For the determination of the sensitivity of the transfer function of the filter for component variations without Monte Carlo analysis, three functions are provided. These can be specified by the keywords relsens, abssens and sens. They stand for the following quantities.
relsens^{2} = ⋅ + ⋅ + ⋅ | (9) |
sens^{2} = a_{ij}⋅ + b_{i}⋅ + c_{i}⋅ | (10) |
abssens^{2} = + + | (11) |
The state-space parameters of the filter (the a_{ij} , b_{i} and c_{i} ) are in practice realized by resistances or transconductances in combination with capacitors. Therefore the deviations of the components of the filter are reflected in its state space parameters. The particular function that is used to determine the deviations in the transfer function of the filter depends on the assumptions on the nature of the component deviations.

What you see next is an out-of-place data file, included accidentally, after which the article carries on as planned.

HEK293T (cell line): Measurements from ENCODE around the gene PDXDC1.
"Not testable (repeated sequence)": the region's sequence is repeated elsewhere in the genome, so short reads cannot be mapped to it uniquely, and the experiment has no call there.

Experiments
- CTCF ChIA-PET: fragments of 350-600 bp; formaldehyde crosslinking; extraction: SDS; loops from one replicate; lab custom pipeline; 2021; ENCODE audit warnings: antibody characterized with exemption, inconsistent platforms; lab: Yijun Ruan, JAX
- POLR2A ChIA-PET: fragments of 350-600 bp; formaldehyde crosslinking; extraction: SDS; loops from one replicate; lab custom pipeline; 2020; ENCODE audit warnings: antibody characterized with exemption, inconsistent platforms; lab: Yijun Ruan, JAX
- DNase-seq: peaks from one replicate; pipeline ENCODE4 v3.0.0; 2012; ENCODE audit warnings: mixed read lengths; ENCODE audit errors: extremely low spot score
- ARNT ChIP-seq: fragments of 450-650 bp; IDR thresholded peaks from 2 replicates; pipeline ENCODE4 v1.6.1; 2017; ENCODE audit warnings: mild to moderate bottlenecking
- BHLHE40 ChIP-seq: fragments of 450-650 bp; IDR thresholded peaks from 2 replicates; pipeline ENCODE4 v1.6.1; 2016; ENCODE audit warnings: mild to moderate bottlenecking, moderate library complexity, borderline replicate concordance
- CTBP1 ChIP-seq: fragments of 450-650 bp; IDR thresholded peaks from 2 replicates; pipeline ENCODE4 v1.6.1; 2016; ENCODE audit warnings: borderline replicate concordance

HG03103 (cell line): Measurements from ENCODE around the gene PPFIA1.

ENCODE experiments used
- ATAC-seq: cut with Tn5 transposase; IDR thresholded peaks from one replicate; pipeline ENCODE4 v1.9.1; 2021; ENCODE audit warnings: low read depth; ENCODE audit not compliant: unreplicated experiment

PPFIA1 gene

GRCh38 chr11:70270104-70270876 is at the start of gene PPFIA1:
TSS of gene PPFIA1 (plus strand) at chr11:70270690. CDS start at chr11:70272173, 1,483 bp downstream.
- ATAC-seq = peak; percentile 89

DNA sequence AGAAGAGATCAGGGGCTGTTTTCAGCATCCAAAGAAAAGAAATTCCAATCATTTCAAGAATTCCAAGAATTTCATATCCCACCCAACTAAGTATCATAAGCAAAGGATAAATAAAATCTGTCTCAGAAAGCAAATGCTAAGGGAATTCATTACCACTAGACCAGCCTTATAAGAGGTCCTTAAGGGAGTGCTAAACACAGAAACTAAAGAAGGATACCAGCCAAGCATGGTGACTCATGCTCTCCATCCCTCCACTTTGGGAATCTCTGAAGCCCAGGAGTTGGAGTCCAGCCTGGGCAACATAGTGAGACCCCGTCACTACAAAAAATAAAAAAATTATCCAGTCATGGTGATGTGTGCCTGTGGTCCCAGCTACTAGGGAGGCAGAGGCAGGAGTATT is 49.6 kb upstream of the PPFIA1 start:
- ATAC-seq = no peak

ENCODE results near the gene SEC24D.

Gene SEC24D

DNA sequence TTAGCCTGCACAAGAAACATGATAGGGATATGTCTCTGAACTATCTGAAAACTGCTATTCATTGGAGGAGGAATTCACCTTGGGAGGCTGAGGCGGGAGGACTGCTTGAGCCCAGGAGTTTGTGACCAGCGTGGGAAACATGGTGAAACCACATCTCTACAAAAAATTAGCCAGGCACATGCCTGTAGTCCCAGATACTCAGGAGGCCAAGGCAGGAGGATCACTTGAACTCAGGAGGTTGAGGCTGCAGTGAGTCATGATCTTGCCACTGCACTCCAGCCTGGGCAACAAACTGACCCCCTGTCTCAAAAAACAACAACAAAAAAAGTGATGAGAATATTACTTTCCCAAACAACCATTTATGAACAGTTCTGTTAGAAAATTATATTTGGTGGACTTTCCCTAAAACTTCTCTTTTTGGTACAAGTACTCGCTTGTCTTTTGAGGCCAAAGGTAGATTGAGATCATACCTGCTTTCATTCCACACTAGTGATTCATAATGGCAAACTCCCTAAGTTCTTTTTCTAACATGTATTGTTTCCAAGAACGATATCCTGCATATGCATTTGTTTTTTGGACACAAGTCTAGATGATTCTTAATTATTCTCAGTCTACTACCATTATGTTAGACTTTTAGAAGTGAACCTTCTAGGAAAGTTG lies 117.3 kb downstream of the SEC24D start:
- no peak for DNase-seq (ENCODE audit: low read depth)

relsens is the ratio of the total relative standard deviation of the transfer function of the filter to the relative standard deviation of the a_{ij} , the b_{i} and the c_{i} . So relsens applies to a situation where the components suffer from the same relative deviation.
This is also the assumption underlying the use of sens. The difference is that the absolute deviation of the transfer function is computed (which should still be multiplied by the relative deviation of the component values).
If the components suffer from the same absolute deviation abssens should be used.
The functions relsens2, sens2, and abssens2 are similar to relsens, sens, and abssens. The difference is that the former do not take the contributions due to the b_{i} and the c_{i} into account. This might be useful if (like in the example of section 6.1) there is only one b_{i} and only one c_{i} unequal to zero. In that case, variations in these branches will not alter the `shape' of the filter, but only its gain.